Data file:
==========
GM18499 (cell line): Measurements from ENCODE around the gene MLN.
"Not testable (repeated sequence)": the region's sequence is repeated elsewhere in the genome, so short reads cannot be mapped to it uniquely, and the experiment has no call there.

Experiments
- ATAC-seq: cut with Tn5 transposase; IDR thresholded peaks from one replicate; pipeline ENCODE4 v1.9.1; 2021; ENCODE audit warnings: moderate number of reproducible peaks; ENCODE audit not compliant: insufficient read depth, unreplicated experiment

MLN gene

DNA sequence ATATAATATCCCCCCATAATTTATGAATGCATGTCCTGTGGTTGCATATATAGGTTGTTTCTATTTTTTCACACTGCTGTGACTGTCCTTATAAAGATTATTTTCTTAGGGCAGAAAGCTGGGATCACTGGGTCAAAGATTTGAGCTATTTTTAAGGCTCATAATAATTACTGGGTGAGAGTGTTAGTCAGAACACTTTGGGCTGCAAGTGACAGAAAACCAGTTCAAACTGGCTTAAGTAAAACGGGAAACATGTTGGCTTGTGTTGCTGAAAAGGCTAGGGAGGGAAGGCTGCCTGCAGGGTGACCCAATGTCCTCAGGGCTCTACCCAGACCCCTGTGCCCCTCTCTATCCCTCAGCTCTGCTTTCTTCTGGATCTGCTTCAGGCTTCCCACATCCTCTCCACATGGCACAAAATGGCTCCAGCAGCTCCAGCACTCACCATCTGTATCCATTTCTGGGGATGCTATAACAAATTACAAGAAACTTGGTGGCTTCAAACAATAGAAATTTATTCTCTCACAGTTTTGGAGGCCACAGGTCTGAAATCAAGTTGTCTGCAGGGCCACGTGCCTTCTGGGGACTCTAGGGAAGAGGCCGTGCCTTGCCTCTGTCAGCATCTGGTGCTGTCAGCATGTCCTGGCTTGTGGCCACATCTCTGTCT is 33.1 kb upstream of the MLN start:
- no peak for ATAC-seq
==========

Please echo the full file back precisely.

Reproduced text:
GM18499 (cell line): Measurements from ENCODE around the gene MLN.
"Not testable (repeated sequence)": the region's sequence is repeated elsewhere in the genome, so short reads cannot be mapped to it uniquely, and the experiment has no call there.

Experiments
- ATAC-seq: cut with Tn5 transposase; IDR thresholded peaks from one replicate; pipeline ENCODE4 v1.9.1; 2021; ENCODE audit warnings: moderate number of reproducible peaks; ENCODE audit not compliant: insufficient read depth, unreplicated experiment

MLN gene

DNA sequence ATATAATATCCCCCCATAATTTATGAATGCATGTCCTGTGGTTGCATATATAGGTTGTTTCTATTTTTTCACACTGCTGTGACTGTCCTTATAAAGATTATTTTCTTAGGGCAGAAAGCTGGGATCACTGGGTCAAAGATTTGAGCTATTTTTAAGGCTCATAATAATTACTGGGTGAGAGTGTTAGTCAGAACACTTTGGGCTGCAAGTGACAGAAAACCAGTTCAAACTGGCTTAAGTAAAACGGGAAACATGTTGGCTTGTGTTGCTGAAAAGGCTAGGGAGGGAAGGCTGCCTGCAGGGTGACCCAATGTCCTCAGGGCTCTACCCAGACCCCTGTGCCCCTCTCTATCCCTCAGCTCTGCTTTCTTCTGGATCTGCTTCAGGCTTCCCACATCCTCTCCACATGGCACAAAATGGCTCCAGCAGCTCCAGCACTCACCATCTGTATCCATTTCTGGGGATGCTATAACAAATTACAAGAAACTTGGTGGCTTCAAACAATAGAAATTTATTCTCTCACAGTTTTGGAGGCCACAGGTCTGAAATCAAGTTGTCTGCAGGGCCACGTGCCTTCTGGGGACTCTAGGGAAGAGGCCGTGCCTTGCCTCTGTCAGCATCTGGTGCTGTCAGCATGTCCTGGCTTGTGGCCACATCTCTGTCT is 33.1 kb upstream of the MLN start:
- no peak for ATAC-seq